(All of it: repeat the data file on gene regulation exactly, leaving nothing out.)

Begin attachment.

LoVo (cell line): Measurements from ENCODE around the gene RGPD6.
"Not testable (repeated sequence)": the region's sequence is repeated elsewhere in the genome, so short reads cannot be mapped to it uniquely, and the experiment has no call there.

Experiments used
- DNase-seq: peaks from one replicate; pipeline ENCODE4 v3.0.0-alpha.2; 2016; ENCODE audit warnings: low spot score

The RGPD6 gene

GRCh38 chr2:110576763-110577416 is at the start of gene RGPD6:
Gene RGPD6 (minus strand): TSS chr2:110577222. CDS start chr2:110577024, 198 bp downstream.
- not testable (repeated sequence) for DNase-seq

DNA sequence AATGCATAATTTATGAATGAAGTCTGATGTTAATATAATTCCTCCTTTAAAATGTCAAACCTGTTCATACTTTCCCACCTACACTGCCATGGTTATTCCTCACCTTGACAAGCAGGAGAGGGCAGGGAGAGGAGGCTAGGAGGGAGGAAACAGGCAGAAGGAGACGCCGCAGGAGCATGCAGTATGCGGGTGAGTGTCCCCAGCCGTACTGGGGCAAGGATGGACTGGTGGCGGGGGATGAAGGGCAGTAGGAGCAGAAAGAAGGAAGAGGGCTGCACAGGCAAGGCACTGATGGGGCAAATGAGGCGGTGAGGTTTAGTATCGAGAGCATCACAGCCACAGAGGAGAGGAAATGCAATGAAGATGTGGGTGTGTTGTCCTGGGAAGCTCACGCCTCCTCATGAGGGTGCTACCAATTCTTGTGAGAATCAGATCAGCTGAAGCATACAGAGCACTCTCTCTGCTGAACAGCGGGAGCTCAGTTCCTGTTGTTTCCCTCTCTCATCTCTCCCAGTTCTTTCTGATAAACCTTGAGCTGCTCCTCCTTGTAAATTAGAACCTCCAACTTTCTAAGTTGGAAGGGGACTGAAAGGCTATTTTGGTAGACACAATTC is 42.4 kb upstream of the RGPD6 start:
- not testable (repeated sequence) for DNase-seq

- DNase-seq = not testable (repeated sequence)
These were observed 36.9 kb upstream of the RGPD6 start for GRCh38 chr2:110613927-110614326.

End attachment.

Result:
LoVo (cell line): Measurements from ENCODE around the gene RGPD6.
"Not testable (repeated sequence)": the region's sequence is repeated elsewhere in the genome, so short reads cannot be mapped to it uniquely, and the experiment has no call there.

Experiments used
- DNase-seq: peaks from one replicate; pipeline ENCODE4 v3.0.0-alpha.2; 2016; ENCODE audit warnings: low spot score

The RGPD6 gene

GRCh38 chr2:110576763-110577416 is at the start of gene RGPD6:
Gene RGPD6 (minus strand): TSS chr2:110577222. CDS start chr2:110577024, 198 bp downstream.
- not testable (repeated sequence) for DNase-seq

DNA sequence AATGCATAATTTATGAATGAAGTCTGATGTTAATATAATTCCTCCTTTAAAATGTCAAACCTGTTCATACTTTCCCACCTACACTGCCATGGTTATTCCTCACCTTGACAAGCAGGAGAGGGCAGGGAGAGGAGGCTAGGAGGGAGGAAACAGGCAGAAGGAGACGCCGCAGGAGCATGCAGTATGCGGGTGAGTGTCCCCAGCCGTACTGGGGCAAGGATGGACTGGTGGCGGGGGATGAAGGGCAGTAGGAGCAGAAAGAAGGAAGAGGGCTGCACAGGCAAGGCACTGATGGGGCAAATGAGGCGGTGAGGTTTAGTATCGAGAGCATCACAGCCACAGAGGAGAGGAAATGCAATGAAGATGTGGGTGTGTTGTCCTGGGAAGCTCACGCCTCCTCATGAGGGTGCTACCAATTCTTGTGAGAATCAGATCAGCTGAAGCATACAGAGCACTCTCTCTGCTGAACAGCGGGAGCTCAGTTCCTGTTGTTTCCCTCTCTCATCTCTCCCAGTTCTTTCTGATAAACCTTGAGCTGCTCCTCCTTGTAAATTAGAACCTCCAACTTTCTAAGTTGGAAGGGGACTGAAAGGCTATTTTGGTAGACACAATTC is 42.4 kb upstream of the RGPD6 start:
- not testable (repeated sequence) for DNase-seq

- DNase-seq = not testable (repeated sequence)
These were observed 36.9 kb upstream of the RGPD6 start for GRCh38 chr2:110613927-110614326.